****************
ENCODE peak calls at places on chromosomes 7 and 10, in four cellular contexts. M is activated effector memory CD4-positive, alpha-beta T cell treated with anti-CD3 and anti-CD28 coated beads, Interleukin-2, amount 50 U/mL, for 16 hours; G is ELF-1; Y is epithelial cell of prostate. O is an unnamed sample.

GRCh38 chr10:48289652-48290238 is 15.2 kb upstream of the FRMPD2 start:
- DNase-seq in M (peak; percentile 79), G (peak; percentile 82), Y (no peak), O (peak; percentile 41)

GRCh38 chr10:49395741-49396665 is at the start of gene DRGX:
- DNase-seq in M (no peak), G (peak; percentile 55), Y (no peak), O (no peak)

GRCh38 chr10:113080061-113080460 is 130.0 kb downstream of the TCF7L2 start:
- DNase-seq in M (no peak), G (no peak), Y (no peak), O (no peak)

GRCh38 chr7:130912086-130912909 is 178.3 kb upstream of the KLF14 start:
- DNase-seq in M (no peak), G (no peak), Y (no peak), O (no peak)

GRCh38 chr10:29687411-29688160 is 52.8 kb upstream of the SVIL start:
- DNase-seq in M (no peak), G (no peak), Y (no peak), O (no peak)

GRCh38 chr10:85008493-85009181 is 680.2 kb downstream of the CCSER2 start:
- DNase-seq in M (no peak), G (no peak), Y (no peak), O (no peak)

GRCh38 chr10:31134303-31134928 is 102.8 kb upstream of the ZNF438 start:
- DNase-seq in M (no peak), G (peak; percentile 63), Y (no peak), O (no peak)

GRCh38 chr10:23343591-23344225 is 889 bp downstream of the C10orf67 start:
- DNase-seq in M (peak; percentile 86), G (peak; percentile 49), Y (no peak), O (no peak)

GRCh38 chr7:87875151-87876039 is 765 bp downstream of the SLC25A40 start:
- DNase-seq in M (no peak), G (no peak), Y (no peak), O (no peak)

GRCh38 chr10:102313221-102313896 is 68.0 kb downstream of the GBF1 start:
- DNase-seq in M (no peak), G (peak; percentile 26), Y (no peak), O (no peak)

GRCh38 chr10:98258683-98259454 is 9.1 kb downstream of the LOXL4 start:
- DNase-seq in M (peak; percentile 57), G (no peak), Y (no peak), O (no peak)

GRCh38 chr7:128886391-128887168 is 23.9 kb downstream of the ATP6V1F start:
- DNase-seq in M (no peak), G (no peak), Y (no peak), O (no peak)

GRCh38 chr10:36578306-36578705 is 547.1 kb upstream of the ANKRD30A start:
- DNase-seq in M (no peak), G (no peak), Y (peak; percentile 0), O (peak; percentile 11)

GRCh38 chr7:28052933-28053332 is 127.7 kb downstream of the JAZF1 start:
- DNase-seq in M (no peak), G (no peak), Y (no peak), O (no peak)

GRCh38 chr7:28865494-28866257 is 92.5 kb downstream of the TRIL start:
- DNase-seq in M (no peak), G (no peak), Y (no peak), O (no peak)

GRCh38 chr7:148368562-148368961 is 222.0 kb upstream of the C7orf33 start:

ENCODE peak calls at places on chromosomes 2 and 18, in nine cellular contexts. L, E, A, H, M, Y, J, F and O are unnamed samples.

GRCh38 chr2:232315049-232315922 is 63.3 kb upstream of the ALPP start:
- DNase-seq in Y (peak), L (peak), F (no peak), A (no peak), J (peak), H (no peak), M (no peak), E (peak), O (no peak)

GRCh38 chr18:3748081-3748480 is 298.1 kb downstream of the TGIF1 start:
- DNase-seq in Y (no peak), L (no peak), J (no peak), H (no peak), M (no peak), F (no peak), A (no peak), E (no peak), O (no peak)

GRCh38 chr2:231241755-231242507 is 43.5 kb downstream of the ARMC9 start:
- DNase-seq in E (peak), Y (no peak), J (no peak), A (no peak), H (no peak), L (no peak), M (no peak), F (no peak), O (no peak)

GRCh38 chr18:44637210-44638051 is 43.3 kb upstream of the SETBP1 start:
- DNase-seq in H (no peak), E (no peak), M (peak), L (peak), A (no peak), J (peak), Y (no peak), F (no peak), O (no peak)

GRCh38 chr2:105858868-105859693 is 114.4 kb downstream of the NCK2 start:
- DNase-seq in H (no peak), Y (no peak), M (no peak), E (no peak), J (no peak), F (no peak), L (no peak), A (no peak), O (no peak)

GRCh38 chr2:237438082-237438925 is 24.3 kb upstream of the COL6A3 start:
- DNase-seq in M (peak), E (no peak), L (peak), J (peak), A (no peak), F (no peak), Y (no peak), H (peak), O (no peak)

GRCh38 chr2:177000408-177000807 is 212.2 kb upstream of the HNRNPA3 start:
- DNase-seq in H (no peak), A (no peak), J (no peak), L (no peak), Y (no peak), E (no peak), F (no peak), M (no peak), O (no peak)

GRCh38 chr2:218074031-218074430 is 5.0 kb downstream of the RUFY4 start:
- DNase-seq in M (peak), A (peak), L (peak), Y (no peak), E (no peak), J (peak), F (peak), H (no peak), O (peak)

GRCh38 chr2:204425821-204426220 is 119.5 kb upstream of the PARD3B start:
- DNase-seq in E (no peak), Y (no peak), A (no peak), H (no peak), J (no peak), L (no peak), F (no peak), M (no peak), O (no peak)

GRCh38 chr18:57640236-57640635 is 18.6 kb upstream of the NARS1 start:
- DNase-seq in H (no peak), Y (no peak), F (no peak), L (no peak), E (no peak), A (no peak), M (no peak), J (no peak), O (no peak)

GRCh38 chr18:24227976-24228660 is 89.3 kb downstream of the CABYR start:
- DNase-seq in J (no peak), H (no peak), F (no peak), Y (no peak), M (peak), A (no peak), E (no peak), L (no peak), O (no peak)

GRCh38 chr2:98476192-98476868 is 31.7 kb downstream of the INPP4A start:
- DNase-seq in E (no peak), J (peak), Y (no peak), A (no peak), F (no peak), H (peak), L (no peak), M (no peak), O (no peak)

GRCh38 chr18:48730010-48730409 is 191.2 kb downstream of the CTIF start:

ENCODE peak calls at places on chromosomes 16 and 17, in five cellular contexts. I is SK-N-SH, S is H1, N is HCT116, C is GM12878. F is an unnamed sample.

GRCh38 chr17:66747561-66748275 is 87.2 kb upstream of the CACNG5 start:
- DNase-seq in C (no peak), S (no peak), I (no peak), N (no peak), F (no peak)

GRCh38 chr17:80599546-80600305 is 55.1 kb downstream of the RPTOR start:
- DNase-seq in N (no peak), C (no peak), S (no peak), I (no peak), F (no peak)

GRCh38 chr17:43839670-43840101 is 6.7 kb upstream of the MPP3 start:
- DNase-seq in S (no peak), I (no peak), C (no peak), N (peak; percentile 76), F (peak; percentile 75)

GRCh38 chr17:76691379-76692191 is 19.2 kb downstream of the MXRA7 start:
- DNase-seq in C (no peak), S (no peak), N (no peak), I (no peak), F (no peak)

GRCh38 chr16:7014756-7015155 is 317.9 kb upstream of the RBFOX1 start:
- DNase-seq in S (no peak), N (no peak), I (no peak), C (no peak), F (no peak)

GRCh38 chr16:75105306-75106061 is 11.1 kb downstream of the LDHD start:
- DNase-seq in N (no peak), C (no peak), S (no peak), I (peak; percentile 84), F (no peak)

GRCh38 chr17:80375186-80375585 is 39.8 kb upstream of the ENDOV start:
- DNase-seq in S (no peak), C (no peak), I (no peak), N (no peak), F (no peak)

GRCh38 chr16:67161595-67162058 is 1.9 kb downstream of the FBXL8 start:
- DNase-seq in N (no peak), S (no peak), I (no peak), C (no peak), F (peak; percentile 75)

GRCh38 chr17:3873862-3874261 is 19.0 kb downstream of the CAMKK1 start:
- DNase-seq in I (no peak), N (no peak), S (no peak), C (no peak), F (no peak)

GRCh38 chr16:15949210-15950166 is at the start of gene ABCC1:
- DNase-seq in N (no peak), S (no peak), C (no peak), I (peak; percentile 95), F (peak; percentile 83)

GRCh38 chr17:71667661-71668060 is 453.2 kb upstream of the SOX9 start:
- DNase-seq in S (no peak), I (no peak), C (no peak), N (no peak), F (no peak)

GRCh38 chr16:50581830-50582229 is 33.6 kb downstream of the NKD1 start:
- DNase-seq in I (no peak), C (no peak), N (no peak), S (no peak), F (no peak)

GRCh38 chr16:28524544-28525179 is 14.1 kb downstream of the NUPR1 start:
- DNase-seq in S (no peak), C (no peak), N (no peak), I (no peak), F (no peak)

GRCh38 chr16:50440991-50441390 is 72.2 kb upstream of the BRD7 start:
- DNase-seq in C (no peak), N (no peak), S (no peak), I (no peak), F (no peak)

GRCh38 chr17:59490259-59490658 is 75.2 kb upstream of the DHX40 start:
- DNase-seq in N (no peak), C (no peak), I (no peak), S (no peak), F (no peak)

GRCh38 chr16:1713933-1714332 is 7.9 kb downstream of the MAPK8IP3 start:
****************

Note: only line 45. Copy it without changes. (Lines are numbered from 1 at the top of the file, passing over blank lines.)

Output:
- DNase-seq in M (peak), E (no peak), L (peak), J (peak), A (no peak), F (no peak), Y (no peak), H (peak), O (no peak)